Monkeys Have Been Cloned, Humans Could Be Next

Chinese scientists have cloned monkeys using the same technique that produced Dolly the Sheep two decades ago, breaking a technical barrier that could open the door to copying humans.  Zhong Zhong and Hua Hua, two identical long-tailed macaques, were born eight and six weeks ago, making them the first primates — the order of mammals that includes monkeys, apes and humans — to be cloned from a non-embryonic cell.

It was achieved through a process called somatic cell nuclear transfer (SCNT), which involves transferring the nucleus of a cell, which includes its DNA, into an egg which has had its nucleus removed. Researchers at the Chinese Academy of Sciences Institute of Neuroscience in Shanghai said their work should be a boon to medical research by making it possible to study diseases in populations of genetically uniform monkeys. But it also brings the feasibility of cloning to the doorstep of our own species.

CLICK ON THE IMAGE TO ENJOY THE VIDEO

Humans are primates. So [for] the cloning of primate species, including humans, the technical barrier is now broken,” said Muming Poo, who helped supervise the program at the institute.

“The reason … we broke this barrier is to produce animal models that are useful for medicine, for human health.

Genetically identical animals are useful in research because confounding factors caused by genetic variability in non-cloned animals can complicate experiments. They could be used to test new drugs for a range of diseases before clinical use. The two newborns are now being bottle-fed and are growing normally.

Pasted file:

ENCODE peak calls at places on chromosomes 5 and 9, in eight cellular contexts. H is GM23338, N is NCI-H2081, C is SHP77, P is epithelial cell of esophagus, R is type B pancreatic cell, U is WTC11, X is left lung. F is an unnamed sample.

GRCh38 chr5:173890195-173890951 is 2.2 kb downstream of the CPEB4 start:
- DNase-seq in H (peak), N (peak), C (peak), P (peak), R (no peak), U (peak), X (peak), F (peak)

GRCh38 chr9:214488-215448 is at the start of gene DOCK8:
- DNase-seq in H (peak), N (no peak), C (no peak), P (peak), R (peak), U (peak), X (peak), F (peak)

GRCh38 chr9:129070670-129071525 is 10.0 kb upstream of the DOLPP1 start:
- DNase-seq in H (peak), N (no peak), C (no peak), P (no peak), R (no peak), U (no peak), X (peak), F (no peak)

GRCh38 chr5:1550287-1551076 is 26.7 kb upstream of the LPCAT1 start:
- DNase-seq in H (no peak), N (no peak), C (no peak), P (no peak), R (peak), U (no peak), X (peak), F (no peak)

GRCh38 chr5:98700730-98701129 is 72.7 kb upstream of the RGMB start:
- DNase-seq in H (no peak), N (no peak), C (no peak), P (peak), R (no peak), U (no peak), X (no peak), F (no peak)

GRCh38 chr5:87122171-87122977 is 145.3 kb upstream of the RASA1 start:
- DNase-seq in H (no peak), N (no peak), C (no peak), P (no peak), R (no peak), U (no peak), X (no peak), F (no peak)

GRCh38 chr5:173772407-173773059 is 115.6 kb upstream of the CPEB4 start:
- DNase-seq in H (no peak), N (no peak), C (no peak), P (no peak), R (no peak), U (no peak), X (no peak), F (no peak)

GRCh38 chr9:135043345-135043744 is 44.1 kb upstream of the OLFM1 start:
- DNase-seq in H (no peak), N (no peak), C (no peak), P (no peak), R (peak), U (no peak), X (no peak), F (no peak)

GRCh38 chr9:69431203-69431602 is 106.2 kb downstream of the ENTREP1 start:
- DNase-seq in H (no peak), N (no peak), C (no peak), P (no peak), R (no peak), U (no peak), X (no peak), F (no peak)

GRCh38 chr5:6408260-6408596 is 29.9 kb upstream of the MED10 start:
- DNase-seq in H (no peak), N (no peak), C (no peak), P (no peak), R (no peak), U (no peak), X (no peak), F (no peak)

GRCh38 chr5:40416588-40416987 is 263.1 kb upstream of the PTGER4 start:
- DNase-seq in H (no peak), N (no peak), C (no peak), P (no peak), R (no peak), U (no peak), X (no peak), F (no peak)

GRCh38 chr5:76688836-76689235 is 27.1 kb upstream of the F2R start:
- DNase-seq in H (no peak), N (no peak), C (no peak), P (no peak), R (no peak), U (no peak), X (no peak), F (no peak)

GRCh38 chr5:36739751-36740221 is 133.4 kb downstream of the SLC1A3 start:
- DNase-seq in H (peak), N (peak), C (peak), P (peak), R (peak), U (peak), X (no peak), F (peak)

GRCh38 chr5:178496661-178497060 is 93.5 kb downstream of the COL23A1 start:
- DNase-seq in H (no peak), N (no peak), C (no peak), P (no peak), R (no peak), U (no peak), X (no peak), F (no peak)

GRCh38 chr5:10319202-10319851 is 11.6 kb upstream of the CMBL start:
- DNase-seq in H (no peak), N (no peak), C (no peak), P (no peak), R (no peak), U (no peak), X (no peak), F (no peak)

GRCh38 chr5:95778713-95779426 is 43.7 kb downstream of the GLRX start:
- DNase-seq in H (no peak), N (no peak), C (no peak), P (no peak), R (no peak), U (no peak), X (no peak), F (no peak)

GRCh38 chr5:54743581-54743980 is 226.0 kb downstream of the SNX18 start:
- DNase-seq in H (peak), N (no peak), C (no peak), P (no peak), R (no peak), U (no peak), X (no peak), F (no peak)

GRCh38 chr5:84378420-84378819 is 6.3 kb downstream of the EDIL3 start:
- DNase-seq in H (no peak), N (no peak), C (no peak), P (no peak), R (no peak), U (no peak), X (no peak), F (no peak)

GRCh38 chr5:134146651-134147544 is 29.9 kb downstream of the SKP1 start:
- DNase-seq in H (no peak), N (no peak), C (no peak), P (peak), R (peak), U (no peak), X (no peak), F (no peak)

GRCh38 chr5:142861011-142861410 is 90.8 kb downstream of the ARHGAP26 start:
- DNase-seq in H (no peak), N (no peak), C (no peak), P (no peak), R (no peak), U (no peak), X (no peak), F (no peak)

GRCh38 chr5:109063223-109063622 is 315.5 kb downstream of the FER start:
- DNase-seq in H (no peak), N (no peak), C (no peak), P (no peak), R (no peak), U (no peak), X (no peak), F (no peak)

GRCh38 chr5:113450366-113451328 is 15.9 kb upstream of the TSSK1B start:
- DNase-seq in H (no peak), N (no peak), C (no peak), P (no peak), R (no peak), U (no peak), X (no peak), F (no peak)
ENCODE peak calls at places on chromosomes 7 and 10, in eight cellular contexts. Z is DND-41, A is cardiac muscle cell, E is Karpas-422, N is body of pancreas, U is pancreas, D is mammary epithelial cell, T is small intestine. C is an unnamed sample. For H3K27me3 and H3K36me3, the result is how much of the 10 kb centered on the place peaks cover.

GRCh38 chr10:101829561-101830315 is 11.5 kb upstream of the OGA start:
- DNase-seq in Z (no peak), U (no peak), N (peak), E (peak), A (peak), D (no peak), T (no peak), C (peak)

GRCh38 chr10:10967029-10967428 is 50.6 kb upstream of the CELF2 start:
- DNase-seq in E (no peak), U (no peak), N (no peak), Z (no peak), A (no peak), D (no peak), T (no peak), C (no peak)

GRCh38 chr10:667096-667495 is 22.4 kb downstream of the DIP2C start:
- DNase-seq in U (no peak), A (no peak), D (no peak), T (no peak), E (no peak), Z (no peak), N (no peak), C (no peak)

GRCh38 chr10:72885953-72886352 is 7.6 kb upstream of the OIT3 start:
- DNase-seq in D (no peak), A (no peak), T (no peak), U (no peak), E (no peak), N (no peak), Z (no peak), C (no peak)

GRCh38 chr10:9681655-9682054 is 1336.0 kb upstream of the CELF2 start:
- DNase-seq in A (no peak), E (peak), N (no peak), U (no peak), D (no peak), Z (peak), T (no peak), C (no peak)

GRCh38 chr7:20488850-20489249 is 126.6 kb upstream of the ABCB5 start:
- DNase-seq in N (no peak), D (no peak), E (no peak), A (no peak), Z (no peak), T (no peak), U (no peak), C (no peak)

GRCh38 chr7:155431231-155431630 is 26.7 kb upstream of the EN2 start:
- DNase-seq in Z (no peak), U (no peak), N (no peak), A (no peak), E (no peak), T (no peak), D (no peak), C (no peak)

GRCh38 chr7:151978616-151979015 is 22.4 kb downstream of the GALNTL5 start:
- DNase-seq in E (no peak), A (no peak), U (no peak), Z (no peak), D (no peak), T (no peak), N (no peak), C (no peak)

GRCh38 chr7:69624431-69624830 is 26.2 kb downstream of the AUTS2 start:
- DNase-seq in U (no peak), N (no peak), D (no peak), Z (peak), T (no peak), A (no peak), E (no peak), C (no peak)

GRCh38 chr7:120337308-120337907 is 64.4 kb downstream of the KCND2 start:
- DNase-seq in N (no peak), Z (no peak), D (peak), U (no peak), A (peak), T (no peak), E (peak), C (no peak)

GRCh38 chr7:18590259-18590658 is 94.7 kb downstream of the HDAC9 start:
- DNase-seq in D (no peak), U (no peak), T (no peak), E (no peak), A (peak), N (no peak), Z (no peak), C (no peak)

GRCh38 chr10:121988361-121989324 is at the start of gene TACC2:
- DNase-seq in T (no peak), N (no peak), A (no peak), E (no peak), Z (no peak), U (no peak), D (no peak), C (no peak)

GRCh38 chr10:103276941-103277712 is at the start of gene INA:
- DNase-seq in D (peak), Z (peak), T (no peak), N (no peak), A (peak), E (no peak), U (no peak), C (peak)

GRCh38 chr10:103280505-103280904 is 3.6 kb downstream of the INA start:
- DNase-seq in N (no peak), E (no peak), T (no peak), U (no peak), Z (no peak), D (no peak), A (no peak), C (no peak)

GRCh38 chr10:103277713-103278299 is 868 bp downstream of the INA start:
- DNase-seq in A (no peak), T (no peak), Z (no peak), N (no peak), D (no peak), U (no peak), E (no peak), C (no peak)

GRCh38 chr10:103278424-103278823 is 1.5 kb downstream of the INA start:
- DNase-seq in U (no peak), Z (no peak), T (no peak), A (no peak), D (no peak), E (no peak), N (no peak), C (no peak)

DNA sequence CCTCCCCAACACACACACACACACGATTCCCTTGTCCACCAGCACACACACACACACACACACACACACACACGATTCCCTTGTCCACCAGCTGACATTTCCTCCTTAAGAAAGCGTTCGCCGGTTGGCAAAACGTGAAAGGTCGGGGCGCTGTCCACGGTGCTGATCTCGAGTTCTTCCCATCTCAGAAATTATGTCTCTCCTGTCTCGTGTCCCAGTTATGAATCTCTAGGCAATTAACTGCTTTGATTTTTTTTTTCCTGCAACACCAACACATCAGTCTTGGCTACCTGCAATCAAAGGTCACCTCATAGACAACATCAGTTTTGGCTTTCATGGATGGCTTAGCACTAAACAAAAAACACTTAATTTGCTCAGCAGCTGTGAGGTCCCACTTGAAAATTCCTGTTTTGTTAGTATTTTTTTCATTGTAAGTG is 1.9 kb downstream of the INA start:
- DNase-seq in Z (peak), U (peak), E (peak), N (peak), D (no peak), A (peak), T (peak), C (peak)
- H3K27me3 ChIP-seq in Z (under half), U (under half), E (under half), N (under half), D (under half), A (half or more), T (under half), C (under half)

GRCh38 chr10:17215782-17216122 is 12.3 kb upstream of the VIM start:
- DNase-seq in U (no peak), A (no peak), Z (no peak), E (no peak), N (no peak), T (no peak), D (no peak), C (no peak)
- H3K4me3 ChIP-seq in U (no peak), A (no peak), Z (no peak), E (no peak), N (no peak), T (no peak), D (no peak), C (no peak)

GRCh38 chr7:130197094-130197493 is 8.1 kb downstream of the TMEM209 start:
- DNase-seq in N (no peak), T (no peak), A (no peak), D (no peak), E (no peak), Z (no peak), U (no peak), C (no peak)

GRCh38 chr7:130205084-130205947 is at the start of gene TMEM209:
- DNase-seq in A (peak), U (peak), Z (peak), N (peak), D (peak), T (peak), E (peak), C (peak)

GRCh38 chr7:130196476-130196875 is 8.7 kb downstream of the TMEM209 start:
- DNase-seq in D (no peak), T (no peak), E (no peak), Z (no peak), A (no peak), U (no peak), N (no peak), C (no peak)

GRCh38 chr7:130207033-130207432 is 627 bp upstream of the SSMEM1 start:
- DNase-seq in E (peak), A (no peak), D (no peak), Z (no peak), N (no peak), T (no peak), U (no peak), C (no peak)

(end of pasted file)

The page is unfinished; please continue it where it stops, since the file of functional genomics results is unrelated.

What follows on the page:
Source: http://www.abc.net.au/

One Step Closer To The Human Cloning

Researchers at Oregon Health & Science UniversityOHSU – have made a significant breakthrough in efforts to develop human stem cell therapies that may be used to combat numerous devastating diseases. For the first time, scientists have successfully derived embryonic stem cells by reprogramming of genetic material from skin cells while studying rhesus macaque monkeys. The breakthrough follows several previously unsuccessful attempts by the OHSU-based team and other scientific teams worldwide.
HUMAN CLONES
Many scientists believe that embryonic stem cells hold great promise for treating a variety of diseases including Parkinson’s disease, multiple sclerosis, cardiac disease and spinal cord injuries,” explained Shoukhrat Mitalipov, Ph.D., director of the OHSU-based research team. “Using our advanced methods, it is conceivable that years from now, patients could receive therapeutic embryonic stem cells developed from their very own cells meaning that there would be no concerns about transplant rejection. Another noteworthy aspect of this research is that it does not involve the use of fertilized embryos, a topic which has been the source of a significant ethical debate in this country.

Neverthless “it’s a matter of time before they produce a cloned monkey,” said Jose Cibelli, a cloning expert at Michigan State University, who wasn’t involved in the study. It also means, he added, “that they are one step closer to where the efficiency is high enough that someone is willing to try” to clone a person.

The results of the work were released online by the scientific journal Nature.
Source: http://www.ohsu.edu